Presenting a fundamental re-thinking of Asian theology, this book focuses on theological indigenization in Asia in light of the postcolonial theory of resistance advanced by Homi K.
Bhabha, among others. Two types of anti-colonialist resistance within Asian theologies are identified and interrogated.
The first is nationalistic in kind, operating from a theological language that is binaristic and oppositional.
The second is illustrated by that which was mounted by the three Chinese Christian thinkers whose indigenous theologies are analysed in this book as case studies.
This second kind, postcolonial in its character, is characterized by collaboration rather than antagonistic binarism.
In spite of much dissimilarity between these two kinds of resistance, the book argues that they are similarly anti-colonialist, and both can be equally valid in resisting colonial forces.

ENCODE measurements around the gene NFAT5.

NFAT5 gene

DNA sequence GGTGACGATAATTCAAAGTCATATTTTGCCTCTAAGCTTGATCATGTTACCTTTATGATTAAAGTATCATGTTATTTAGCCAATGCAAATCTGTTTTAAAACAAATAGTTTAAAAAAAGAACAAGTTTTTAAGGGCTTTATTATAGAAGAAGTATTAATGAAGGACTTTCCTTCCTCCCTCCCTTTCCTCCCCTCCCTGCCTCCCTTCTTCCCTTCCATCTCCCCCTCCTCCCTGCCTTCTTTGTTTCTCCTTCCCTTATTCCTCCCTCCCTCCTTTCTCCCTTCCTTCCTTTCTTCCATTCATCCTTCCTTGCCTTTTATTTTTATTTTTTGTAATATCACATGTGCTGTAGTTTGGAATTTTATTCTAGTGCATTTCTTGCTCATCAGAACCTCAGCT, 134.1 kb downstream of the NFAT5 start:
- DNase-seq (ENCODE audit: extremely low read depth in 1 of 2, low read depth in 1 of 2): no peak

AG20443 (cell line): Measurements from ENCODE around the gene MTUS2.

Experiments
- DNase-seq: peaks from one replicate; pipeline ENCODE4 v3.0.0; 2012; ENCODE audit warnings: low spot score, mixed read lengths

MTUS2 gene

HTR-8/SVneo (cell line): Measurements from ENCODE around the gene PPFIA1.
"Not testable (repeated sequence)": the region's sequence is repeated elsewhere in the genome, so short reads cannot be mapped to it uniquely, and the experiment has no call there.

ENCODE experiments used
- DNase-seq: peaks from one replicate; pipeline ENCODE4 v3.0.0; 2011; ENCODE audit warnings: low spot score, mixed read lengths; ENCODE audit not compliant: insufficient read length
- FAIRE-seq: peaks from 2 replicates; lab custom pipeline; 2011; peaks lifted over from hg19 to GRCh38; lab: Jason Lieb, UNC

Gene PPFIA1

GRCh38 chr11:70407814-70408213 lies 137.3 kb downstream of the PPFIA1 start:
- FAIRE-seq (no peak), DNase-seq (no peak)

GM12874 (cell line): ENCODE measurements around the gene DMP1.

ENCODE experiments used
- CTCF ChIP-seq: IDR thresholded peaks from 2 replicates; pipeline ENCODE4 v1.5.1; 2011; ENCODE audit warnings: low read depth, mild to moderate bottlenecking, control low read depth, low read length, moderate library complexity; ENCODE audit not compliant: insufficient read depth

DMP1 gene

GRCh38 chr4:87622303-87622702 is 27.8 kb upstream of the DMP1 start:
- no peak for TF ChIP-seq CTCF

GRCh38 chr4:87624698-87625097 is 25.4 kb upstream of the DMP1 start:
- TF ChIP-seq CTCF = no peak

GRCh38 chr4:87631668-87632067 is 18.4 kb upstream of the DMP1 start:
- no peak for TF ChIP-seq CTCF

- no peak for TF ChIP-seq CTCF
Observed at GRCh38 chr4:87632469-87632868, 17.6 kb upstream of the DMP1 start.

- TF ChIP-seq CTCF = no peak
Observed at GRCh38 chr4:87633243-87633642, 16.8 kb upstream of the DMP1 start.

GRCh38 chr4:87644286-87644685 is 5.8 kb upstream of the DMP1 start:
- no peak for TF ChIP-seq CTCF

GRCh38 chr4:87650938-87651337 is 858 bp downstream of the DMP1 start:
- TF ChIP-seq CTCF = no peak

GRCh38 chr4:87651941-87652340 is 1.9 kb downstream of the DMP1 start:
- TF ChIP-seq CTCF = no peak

Given that the binarism and antagonism imbedded in the Asian theological movement are historically contingent, and that the sole reliance on this resistance has made the movement self-ensnaring, the book suggests that the Asian theological movement widen its choice of colonial-resistant strategies. Drawing attention to the otherwise subtle politics of the Asian theological indigenization discourse, this book addresses the relationship between postcolonialism and Asia contextual theology, and is of interest to students and scholars of Asian Religion and Philosophy.